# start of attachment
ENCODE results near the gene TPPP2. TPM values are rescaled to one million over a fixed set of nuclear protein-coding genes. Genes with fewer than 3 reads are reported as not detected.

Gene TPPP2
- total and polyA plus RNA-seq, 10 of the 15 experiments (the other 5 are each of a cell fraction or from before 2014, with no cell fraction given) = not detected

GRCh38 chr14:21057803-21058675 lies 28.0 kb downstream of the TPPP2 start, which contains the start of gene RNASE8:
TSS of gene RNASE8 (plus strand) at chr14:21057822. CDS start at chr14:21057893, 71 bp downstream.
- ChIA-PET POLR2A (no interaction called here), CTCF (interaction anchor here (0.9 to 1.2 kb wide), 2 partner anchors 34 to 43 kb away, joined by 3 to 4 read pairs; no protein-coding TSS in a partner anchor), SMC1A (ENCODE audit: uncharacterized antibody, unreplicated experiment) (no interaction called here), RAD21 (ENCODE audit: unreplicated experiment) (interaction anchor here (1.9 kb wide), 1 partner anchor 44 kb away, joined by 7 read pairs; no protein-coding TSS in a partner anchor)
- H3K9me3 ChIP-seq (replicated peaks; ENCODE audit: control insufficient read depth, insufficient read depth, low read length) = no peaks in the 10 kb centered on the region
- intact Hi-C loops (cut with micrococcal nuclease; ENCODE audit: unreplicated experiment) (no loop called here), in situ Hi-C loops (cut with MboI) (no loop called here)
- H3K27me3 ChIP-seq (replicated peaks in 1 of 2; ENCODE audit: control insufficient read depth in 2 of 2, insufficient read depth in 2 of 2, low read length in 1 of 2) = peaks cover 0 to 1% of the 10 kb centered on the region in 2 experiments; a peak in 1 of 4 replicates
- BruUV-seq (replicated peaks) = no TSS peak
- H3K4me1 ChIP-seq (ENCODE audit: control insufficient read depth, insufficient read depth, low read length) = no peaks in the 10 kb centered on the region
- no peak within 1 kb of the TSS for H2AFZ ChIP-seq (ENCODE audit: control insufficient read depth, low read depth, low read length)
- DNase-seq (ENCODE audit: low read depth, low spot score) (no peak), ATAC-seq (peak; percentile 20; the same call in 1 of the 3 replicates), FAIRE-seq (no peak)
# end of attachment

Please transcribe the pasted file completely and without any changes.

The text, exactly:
ENCODE results near the gene TPPP2. TPM values are rescaled to one million over a fixed set of nuclear protein-coding genes. Genes with fewer than 3 reads are reported as not detected.

Gene TPPP2
- total and polyA plus RNA-seq, 10 of the 15 experiments (the other 5 are each of a cell fraction or from before 2014, with no cell fraction given) = not detected

GRCh38 chr14:21057803-21058675 lies 28.0 kb downstream of the TPPP2 start, which contains the start of gene RNASE8:
TSS of gene RNASE8 (plus strand) at chr14:21057822. CDS start at chr14:21057893, 71 bp downstream.
- ChIA-PET POLR2A (no interaction called here), CTCF (interaction anchor here (0.9 to 1.2 kb wide), 2 partner anchors 34 to 43 kb away, joined by 3 to 4 read pairs; no protein-coding TSS in a partner anchor), SMC1A (ENCODE audit: uncharacterized antibody, unreplicated experiment) (no interaction called here), RAD21 (ENCODE audit: unreplicated experiment) (interaction anchor here (1.9 kb wide), 1 partner anchor 44 kb away, joined by 7 read pairs; no protein-coding TSS in a partner anchor)
- H3K9me3 ChIP-seq (replicated peaks; ENCODE audit: control insufficient read depth, insufficient read depth, low read length) = no peaks in the 10 kb centered on the region
- intact Hi-C loops (cut with micrococcal nuclease; ENCODE audit: unreplicated experiment) (no loop called here), in situ Hi-C loops (cut with MboI) (no loop called here)
- H3K27me3 ChIP-seq (replicated peaks in 1 of 2; ENCODE audit: control insufficient read depth in 2 of 2, insufficient read depth in 2 of 2, low read length in 1 of 2) = peaks cover 0 to 1% of the 10 kb centered on the region in 2 experiments; a peak in 1 of 4 replicates
- BruUV-seq (replicated peaks) = no TSS peak
- H3K4me1 ChIP-seq (ENCODE audit: control insufficient read depth, insufficient read depth, low read length) = no peaks in the 10 kb centered on the region
- no peak within 1 kb of the TSS for H2AFZ ChIP-seq (ENCODE audit: control insufficient read depth, low read depth, low read length)
- DNase-seq (ENCODE audit: low read depth, low spot score) (no peak), ATAC-seq (peak; percentile 20; the same call in 1 of the 3 replicates), FAIRE-seq (no peak)